Public Health and Preventive Medicine Residency Training Program

Welcome to the Public Health and Preventive Medicine Residency Program in the Department of Medicine, Faculty of Medicine, at the University of Alberta (U of A).

The purpose of this website is to provide you with information about a career path in Public Health and Preventive Medicine and to provide a resource for residency training in Public Health and Preventive Medicine. As each resident has unique needs and aspirations, we encourage you to consult widely so that you can make the most informed possible choice. Residents should refer to the University of Alberta website for information on facilities, registration, fees, etc. As with the other programs at U of A, the Public Health and Preventive Medicine program is part of the Canadian Residency Matching Service (CARMS) process. To access the C A R M S program please see their website.

What is Public Health and Preventive Medicine?

Public Health and Preventive Medicine deals with groups or populations, rather than individuals. Using population health knowledge and skills, the Public Health and Preventive Medicine specialist plays a role in the maintenance and improvement of the health and well-being of the community. This function is accomplished by evaluating the health needs of a population and developing, implementing and assessing programs that meet those needs. Recognition of specialty training in Public Health and Preventive Medicine by the Royal College of Physicians and Surgeons of Canada (RCPSC) began in the mid 1970's and specialty certificates are conferred by a dozen programs in Canada.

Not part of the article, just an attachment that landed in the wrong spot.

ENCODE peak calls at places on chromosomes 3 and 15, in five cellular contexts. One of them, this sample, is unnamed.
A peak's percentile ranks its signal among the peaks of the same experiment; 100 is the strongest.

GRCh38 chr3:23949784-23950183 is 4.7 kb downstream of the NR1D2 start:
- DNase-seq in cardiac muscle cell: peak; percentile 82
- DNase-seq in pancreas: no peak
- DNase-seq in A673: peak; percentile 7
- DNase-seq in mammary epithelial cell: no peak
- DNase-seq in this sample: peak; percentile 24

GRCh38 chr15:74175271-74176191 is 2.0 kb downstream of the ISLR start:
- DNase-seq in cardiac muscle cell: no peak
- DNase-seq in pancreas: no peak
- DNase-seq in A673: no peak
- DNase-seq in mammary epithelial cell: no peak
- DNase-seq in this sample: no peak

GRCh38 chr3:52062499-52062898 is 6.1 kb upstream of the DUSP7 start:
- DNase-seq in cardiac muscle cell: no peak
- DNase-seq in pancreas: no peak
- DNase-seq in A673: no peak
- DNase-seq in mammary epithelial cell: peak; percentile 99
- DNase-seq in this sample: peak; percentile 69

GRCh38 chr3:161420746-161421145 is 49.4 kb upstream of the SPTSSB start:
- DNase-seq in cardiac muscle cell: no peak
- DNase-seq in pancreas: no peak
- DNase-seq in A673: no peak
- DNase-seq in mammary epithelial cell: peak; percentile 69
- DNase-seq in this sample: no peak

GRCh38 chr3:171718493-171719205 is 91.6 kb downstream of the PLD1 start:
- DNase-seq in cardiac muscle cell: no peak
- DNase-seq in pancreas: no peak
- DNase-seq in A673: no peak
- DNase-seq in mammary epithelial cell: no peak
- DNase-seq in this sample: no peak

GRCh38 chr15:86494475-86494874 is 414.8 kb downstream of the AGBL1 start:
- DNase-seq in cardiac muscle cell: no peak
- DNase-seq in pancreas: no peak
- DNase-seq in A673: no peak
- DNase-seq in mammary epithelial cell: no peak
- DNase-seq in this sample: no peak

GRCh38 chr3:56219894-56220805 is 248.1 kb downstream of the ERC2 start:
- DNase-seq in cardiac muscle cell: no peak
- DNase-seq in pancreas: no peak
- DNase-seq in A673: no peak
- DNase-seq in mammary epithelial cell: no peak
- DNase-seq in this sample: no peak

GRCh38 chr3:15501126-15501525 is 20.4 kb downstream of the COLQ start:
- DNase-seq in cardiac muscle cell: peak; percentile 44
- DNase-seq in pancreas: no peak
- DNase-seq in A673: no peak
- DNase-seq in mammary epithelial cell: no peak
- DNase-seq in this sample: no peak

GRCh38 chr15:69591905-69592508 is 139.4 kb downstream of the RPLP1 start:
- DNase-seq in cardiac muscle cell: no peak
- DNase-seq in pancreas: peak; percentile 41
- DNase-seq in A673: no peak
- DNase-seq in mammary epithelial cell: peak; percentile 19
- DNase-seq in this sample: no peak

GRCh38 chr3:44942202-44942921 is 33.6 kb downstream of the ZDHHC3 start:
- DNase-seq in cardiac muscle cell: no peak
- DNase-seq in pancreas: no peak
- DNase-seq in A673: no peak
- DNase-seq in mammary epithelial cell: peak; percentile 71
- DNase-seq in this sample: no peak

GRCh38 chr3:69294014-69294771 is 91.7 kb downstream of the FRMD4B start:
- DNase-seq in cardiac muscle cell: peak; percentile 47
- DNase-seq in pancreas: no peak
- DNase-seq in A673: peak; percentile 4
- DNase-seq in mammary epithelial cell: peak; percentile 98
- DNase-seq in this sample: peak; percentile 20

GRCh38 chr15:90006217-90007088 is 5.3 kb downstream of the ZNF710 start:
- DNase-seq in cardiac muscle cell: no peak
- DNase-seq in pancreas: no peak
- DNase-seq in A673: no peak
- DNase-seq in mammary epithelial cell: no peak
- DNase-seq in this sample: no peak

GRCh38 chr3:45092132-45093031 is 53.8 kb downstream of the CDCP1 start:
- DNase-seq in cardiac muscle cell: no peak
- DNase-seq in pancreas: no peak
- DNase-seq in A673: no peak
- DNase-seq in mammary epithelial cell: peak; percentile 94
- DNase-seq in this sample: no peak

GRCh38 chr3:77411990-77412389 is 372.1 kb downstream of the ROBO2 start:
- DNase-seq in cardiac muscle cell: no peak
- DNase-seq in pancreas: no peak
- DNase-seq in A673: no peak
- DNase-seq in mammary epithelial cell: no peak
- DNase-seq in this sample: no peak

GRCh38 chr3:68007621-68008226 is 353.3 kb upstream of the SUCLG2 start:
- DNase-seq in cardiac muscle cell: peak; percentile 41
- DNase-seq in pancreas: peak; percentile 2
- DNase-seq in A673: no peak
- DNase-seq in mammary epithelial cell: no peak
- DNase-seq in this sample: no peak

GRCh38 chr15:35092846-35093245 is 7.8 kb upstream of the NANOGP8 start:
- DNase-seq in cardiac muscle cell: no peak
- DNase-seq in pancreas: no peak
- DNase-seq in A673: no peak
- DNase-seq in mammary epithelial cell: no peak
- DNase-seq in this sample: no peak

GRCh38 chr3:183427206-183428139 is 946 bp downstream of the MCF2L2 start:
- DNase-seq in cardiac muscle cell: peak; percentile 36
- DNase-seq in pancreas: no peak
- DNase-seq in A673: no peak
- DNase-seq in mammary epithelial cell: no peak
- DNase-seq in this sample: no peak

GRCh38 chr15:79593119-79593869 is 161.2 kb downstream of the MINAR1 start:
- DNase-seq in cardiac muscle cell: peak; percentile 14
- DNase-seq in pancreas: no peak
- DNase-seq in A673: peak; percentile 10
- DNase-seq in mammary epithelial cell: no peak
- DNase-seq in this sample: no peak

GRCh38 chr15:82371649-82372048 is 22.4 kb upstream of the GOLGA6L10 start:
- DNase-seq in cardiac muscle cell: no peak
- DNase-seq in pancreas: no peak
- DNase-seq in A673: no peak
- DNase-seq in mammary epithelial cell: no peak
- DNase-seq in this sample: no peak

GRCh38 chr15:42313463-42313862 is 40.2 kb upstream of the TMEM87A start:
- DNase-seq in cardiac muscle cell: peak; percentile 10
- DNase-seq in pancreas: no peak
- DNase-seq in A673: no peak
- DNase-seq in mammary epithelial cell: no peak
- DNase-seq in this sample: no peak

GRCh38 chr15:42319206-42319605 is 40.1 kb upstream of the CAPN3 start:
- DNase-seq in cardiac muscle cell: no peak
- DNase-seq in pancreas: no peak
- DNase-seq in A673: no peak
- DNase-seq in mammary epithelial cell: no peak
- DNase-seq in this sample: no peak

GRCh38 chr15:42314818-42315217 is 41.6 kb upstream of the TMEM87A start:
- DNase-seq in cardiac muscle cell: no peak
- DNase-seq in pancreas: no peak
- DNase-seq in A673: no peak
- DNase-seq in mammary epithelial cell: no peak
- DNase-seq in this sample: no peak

What do Public Health and Preventive Medicine specialists do?

A specialist in Public Health and Preventive Medicine must be able to:

  1. Assess the health needs of the population by identifying the appropriate information or generating new information that recognizes the interactions of biological, behavioral, social and environmental factors that affect health.
  2. Recognize the strengths and weaknesses inherent in the various measurements of health and characteristics of society and understand the principles of the statistical methods required to summarize and analyze the information.
  3. Set priorities and develop programs to meet the health needs of the population.
  4. Implement programs taking into account the socioeconomic, educational, occupational and political factors that influence the distribution and use of health services. Such program implementation involves a knowledge of health care systems and the ability to take into account their limitations. In addition, it requires both interpersonal and organizational skills and a knowledge of systems theory and management processes.
  5. Develop skills in evaluating programs and in providing consultation to others involved in the planning, management or evaluation of health services.
  6. Maintain competence through continuing education and demonstrate ethical and professional responsibility.

Where do community specialists work?

The Public Health and Preventive Medicine specialist careers include:

  1. the practice of public health at a local, regional, provincial, national or international level;
  2. the planning and administration of health services in institutions or government;
  3. community-oriented clinical practice with an emphasis on health promotion and disease prevention;
  4. the assessment and control of occupational and environmental health problems;
  5. teaching; and
  6. research.

A list of Public Health and Preventive Medicine specialists and their work locations can be found through the National Specialist Society. The University of Alberta Public Health and Preventive Medicine program emphasizes the role of local public health officer and health administration.